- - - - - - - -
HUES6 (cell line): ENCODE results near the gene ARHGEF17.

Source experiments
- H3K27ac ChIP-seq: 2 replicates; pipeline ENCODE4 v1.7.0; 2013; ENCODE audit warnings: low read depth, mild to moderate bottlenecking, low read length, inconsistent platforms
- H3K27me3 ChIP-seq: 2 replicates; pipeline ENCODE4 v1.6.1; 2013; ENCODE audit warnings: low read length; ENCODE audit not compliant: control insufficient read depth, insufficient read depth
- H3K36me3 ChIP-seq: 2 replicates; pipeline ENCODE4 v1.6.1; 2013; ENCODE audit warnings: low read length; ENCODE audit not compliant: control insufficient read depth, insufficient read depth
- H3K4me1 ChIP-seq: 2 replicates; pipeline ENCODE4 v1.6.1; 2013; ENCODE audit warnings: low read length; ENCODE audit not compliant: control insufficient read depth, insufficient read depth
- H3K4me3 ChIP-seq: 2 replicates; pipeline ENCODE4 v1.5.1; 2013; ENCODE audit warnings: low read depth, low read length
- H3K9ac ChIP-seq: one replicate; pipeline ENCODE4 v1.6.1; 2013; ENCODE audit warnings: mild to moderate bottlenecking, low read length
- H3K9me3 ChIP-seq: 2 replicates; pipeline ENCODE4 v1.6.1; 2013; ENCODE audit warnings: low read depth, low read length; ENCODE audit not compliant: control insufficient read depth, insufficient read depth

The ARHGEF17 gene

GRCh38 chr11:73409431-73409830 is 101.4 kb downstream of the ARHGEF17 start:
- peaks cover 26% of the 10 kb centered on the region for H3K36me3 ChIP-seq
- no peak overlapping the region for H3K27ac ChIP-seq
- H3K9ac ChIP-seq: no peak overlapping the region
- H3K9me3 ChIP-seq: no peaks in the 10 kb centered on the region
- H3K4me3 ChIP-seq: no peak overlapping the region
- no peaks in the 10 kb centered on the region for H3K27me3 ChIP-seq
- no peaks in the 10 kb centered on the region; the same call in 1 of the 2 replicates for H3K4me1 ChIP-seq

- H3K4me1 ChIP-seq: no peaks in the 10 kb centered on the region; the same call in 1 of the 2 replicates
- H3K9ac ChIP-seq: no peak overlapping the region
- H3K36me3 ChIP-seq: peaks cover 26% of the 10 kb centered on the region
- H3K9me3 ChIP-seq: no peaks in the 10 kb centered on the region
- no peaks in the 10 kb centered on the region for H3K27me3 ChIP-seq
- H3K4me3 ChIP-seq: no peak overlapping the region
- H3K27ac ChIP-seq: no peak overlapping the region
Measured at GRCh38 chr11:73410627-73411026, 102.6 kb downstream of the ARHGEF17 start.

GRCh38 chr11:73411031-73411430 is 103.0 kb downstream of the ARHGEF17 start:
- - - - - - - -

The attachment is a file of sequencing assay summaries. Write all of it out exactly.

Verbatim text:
HUES6 (cell line): ENCODE results near the gene ARHGEF17.

Source experiments
- H3K27ac ChIP-seq: 2 replicates; pipeline ENCODE4 v1.7.0; 2013; ENCODE audit warnings: low read depth, mild to moderate bottlenecking, low read length, inconsistent platforms
- H3K27me3 ChIP-seq: 2 replicates; pipeline ENCODE4 v1.6.1; 2013; ENCODE audit warnings: low read length; ENCODE audit not compliant: control insufficient read depth, insufficient read depth
- H3K36me3 ChIP-seq: 2 replicates; pipeline ENCODE4 v1.6.1; 2013; ENCODE audit warnings: low read length; ENCODE audit not compliant: control insufficient read depth, insufficient read depth
- H3K4me1 ChIP-seq: 2 replicates; pipeline ENCODE4 v1.6.1; 2013; ENCODE audit warnings: low read length; ENCODE audit not compliant: control insufficient read depth, insufficient read depth
- H3K4me3 ChIP-seq: 2 replicates; pipeline ENCODE4 v1.5.1; 2013; ENCODE audit warnings: low read depth, low read length
- H3K9ac ChIP-seq: one replicate; pipeline ENCODE4 v1.6.1; 2013; ENCODE audit warnings: mild to moderate bottlenecking, low read length
- H3K9me3 ChIP-seq: 2 replicates; pipeline ENCODE4 v1.6.1; 2013; ENCODE audit warnings: low read depth, low read length; ENCODE audit not compliant: control insufficient read depth, insufficient read depth

The ARHGEF17 gene

GRCh38 chr11:73409431-73409830 is 101.4 kb downstream of the ARHGEF17 start:
- peaks cover 26% of the 10 kb centered on the region for H3K36me3 ChIP-seq
- no peak overlapping the region for H3K27ac ChIP-seq
- H3K9ac ChIP-seq: no peak overlapping the region
- H3K9me3 ChIP-seq: no peaks in the 10 kb centered on the region
- H3K4me3 ChIP-seq: no peak overlapping the region
- no peaks in the 10 kb centered on the region for H3K27me3 ChIP-seq
- no peaks in the 10 kb centered on the region; the same call in 1 of the 2 replicates for H3K4me1 ChIP-seq

- H3K4me1 ChIP-seq: no peaks in the 10 kb centered on the region; the same call in 1 of the 2 replicates
- H3K9ac ChIP-seq: no peak overlapping the region
- H3K36me3 ChIP-seq: peaks cover 26% of the 10 kb centered on the region
- H3K9me3 ChIP-seq: no peaks in the 10 kb centered on the region
- no peaks in the 10 kb centered on the region for H3K27me3 ChIP-seq
- H3K4me3 ChIP-seq: no peak overlapping the region
- H3K27ac ChIP-seq: no peak overlapping the region
Measured at GRCh38 chr11:73410627-73411026, 102.6 kb downstream of the ARHGEF17 start.

GRCh38 chr11:73411031-73411430 is 103.0 kb downstream of the ARHGEF17 start: